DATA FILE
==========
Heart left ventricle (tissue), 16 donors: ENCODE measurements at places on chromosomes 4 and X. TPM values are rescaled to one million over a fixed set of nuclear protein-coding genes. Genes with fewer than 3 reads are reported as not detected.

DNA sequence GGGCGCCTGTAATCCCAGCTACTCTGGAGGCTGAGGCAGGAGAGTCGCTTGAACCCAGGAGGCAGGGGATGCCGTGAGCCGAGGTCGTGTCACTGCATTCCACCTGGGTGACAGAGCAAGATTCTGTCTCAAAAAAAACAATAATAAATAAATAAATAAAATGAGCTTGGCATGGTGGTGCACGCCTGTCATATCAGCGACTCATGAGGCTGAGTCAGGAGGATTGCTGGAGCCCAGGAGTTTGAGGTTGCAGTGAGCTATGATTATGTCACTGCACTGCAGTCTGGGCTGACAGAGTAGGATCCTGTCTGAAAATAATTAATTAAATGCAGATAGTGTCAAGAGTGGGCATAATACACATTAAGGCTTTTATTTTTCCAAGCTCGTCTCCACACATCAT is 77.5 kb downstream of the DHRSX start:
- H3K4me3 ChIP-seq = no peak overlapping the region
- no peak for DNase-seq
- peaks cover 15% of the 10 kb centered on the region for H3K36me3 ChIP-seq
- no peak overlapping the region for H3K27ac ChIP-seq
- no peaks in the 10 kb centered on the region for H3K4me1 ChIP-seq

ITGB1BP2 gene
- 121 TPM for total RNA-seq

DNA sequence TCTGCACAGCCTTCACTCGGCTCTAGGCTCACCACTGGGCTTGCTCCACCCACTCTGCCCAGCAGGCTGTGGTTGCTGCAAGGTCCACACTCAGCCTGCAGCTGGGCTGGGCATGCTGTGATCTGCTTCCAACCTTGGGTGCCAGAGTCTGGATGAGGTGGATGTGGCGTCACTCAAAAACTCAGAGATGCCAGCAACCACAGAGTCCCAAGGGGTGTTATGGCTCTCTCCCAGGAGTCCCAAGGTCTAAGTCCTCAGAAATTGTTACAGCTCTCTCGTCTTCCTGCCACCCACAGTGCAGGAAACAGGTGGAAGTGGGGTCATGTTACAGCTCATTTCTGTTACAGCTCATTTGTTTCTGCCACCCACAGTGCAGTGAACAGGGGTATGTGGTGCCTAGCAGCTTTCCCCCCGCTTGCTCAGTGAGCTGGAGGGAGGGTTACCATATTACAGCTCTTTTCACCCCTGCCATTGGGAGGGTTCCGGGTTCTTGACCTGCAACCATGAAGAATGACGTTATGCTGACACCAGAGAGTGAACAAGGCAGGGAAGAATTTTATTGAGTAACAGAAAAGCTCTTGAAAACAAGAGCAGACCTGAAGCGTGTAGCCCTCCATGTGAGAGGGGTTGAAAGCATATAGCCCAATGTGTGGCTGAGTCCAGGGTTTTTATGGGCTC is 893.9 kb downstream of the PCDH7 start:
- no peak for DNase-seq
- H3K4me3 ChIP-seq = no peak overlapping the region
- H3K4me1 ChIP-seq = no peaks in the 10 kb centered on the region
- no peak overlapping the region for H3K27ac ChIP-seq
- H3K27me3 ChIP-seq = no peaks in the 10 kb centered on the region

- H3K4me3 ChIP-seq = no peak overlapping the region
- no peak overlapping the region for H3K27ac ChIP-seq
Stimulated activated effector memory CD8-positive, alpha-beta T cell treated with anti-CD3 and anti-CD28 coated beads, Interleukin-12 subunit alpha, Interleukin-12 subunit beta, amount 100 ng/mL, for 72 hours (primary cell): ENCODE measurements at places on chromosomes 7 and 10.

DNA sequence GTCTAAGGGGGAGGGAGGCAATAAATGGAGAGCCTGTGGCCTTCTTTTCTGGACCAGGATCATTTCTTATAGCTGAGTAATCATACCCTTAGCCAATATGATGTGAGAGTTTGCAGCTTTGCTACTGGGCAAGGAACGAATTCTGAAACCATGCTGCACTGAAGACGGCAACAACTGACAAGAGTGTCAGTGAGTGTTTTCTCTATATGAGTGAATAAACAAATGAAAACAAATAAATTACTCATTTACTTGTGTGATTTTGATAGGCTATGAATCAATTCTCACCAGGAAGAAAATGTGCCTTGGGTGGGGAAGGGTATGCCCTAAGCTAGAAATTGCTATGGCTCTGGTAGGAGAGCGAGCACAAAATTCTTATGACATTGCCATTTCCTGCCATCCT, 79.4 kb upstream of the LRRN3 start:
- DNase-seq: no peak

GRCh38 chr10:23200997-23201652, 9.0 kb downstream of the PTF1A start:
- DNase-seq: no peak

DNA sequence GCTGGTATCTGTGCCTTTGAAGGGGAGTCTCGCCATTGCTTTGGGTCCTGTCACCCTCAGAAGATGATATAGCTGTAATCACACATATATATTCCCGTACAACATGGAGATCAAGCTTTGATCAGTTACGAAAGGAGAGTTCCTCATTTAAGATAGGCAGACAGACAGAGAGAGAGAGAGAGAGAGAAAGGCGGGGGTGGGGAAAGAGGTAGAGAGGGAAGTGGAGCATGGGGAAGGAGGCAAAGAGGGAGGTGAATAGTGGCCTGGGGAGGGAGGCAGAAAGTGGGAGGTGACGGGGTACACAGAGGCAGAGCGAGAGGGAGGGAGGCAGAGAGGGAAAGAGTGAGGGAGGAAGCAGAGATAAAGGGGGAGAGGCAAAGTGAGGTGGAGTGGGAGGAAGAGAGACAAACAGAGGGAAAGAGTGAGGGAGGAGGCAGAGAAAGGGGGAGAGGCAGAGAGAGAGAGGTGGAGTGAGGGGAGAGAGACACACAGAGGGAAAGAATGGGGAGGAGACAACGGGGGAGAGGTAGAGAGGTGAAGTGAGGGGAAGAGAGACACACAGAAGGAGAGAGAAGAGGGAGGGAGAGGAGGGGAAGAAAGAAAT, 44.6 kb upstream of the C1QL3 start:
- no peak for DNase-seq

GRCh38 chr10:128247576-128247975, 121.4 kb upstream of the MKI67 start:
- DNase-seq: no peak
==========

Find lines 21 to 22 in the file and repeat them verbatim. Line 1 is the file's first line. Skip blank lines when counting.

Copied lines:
GRCh38 chr10:23200997-23201652, 9.0 kb downstream of the PTF1A start:
- DNase-seq: no peak